But moves in boundaries of subtle power
Across which mind can step towards the sun.
A candidate for a higher suzerainty,
A passage she cut through from Night to Light,
And searched for an ungrasped Omniscience.
      A dwarf three-bodied trinity was her serf.
First, smallest of the three, but strong of limb,
A low-brow with a square and heavy jowl,
A pigmy Thought needing to live in bounds
For ever stooped to hammer fact and form.
Absorbed and cabined in external sight,
It takes its stand on Nature’s solid base.
A technician admirable, a thinker crude,
A riveter of Life to habit’s grooves,
Obedient to gross Matter’s tyranny,
A prisoner of the moulds in which it works,
It binds itself by what itself creates.
A slave of a fixed mass of absolute rules,
It sees as Law the habits of the world,
It sees as Truth the habits of the mind.
In its realm of concrete images and events
Turning in a worn circle of ideas
And ever repeating old familiar acts,
It lives content with the common and the known.
It loves the old ground that was its dwelling-place:
Abhorring change as an audacious sin,
Distrustful of each new discovery
Only it advances step by careful step
And fears as if a deadly abyss the unknown. p.246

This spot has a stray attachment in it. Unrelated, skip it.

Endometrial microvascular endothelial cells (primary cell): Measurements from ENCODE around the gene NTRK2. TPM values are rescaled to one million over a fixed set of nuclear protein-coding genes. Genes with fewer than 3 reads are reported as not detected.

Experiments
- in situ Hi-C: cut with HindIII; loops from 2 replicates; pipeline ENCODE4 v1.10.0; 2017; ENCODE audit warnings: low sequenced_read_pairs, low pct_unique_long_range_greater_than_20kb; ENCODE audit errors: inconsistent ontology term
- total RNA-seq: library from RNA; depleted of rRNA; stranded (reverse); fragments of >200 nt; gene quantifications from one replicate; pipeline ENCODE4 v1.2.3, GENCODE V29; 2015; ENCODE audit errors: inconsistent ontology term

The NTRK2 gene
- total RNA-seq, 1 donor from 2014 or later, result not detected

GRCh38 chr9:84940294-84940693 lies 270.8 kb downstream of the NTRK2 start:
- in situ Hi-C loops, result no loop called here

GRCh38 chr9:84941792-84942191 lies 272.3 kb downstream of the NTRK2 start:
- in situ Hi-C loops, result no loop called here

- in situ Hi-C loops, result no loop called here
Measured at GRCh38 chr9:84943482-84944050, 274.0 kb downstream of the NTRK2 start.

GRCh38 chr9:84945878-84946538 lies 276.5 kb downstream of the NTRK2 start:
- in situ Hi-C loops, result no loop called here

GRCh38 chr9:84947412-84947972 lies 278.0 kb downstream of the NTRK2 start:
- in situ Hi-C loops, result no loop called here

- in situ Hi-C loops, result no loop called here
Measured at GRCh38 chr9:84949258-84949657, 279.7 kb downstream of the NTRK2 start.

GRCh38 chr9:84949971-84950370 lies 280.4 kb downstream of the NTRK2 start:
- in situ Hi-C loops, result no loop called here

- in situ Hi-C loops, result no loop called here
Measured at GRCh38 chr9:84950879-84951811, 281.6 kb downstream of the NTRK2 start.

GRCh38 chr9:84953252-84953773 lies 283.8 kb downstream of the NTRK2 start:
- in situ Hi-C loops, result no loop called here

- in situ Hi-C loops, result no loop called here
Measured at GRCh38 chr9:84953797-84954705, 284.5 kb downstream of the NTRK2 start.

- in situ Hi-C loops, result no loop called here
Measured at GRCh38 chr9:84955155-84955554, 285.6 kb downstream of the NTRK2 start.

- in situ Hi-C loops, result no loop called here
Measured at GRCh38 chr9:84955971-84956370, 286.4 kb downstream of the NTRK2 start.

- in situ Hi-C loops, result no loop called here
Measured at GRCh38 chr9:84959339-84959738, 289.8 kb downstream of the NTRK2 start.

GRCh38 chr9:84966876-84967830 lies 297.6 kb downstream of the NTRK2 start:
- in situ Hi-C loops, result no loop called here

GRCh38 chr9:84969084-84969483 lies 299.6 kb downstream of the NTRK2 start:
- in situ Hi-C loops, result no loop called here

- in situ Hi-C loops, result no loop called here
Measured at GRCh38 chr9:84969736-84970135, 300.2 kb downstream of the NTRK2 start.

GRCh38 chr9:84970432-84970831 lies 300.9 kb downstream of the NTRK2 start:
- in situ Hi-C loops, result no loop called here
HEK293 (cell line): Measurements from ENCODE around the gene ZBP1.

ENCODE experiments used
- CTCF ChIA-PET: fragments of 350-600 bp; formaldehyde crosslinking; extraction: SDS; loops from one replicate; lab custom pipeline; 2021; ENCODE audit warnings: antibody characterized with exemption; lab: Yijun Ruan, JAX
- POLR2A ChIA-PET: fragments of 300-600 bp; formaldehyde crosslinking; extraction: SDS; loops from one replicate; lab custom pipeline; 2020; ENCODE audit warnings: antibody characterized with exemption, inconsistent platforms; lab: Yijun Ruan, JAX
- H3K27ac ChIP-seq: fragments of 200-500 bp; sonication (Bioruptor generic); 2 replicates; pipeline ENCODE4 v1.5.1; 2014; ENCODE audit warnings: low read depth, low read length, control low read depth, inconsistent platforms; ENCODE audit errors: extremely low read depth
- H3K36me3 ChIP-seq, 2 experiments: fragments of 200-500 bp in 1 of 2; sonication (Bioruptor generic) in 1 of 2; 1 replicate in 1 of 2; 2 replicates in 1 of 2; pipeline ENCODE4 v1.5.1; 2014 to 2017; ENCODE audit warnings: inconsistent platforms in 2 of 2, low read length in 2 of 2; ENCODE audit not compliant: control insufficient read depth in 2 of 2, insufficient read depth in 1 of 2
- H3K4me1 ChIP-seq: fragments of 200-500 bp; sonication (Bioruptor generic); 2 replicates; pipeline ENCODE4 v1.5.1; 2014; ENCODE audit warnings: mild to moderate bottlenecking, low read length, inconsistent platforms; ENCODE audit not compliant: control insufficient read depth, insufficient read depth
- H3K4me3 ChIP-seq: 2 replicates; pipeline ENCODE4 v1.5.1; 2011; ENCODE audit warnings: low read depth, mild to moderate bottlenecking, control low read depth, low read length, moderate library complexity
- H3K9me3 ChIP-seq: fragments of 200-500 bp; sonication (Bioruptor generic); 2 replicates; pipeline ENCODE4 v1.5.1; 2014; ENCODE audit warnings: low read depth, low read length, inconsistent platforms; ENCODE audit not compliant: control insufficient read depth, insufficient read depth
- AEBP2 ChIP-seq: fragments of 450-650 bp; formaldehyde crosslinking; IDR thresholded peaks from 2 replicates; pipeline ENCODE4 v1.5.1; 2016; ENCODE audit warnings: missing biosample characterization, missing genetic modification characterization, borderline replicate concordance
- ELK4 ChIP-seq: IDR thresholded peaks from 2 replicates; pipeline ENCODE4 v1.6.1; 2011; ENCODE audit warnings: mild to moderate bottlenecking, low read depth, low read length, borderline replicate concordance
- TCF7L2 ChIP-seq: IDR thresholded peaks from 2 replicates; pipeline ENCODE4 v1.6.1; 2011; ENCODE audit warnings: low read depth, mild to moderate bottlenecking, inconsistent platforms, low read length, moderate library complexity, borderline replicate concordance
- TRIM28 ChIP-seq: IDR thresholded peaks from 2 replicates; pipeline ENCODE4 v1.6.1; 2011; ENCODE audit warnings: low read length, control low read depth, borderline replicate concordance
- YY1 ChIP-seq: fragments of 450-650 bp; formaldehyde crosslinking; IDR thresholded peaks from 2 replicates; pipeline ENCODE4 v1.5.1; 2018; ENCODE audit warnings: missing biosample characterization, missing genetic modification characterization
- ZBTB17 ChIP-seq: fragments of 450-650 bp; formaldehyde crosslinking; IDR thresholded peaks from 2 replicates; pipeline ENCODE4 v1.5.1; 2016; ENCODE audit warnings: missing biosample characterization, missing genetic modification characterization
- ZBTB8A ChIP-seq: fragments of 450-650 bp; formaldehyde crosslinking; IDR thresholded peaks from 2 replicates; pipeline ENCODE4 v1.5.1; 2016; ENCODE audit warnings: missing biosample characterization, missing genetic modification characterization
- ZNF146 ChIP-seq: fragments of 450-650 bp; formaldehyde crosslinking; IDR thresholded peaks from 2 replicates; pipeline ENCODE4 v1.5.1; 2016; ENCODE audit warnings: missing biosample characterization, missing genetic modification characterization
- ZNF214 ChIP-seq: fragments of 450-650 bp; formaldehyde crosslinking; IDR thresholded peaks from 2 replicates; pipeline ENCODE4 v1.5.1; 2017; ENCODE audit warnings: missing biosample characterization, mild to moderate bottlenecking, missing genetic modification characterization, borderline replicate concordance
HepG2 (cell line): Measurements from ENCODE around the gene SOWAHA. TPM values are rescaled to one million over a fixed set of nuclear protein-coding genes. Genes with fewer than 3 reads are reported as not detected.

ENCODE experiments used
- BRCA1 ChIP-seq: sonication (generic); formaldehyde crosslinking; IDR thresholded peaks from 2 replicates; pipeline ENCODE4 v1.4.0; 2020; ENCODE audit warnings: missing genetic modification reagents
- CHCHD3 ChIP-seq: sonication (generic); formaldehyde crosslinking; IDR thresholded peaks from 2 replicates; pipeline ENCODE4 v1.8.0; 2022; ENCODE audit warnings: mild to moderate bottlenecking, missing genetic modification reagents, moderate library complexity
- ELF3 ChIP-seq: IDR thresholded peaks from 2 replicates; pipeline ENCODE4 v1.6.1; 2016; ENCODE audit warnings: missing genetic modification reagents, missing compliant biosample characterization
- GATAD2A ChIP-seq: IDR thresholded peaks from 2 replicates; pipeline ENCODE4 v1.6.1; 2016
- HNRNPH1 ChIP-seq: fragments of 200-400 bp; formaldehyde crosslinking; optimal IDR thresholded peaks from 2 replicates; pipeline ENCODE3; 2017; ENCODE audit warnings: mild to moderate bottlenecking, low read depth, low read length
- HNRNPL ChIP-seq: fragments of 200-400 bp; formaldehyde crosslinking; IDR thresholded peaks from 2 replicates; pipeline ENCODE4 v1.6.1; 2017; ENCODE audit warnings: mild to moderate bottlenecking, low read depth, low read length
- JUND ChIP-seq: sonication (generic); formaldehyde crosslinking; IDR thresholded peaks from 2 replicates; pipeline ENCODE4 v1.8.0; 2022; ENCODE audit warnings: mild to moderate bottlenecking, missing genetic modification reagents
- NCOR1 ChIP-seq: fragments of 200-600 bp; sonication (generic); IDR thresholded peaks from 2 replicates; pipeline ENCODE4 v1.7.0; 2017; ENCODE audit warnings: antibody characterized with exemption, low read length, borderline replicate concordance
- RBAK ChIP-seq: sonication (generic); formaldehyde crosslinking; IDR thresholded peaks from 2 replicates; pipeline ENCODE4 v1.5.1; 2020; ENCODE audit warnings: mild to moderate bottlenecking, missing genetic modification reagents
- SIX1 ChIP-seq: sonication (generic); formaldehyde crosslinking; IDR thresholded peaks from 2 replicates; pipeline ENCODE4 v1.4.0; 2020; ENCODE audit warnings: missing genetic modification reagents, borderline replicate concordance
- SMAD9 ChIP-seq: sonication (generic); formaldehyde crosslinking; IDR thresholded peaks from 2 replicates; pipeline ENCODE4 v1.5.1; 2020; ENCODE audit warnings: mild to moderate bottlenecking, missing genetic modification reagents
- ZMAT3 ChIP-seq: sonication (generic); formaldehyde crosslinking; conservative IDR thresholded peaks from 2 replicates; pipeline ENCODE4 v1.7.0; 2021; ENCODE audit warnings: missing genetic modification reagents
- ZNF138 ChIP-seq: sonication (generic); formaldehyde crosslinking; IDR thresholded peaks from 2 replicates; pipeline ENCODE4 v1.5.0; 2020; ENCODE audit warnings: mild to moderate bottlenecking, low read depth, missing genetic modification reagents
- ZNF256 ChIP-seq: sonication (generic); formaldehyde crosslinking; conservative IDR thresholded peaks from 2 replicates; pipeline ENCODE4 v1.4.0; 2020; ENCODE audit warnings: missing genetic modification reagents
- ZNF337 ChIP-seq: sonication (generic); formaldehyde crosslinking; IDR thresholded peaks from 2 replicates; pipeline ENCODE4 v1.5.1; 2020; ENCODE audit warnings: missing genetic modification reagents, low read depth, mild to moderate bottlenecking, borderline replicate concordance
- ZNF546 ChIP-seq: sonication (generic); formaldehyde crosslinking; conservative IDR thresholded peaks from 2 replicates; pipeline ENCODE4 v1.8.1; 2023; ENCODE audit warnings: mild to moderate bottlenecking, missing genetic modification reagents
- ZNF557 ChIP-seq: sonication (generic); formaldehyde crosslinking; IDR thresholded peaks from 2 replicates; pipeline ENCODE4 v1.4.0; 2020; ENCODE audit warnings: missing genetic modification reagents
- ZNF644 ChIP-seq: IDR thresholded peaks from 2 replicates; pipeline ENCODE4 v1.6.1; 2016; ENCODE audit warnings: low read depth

A prudent treasurer of its ignorance,
It shrinks from adventure, blinks at glorious hope,
Preferring a safe foothold upon things
To the dangerous joy of wideness and of height.
The world’s slow impressions on its labouring mind,
Tardy imprints almost indelible,
Increase their value by their poverty;
The old sure memories are its capital stock:
Only what sense can grasp seems absolute:
External fact it figures as sole truth,
Wisdom identifies with the earthward look,
And things long known and actions always done
Are to its clinging hold a balustrade
Of safety on the perilous stair of Time.
Heaven’s trust to it are the established ancient ways,
Immutable laws man has no right to change,
A sacred legacy from the great dead past
Or the one road that God has made for life,
A firm shape of Nature never to be changed,
Part of the huge routine of the universe.
A smile from the Preserver of the Worlds
Sent down of old this guardian Mind to earth
That all might stand in their fixed changeless type
And from their secular posture never move.
One sees it circling faithful to its task,
Tireless in an assigned tradition’s round;
In decayed and crumbling offices of Time
It keeps close guard in front of custom’s wall,
Or in an ancient Night’s dim environs
It dozes on a little courtyard’s stones
And barks at every unfamiliar light
As at a foe who would break up its home,
A watch-dog of the spirit’s sense-railed house
Against intruders from the Invisible,
Nourished on scraps of life and Matter’s bones
In its kennel of objective certitude. p.247
And yet behind it stands a cosmic might:
A measured Greatness keeps its vaster plan,
A fathomless sameness rhythms the tread of life;
The stars’ changeless orbits furrow inert Space,
A million species follow one mute Law.
A huge inertness is the world’s defence,
Even in change is treasured changelessness;
Into inertia revolution sinks,
In a new dress the old resumes its role;
The Energy acts, the stable is its seal:
On Shiva’s breast is stayed the enormous dance.
      A fiery spirit came, next of the three.
A hunchback rider of the red Wild-Ass,
A rash Intelligence leaped down lion-maned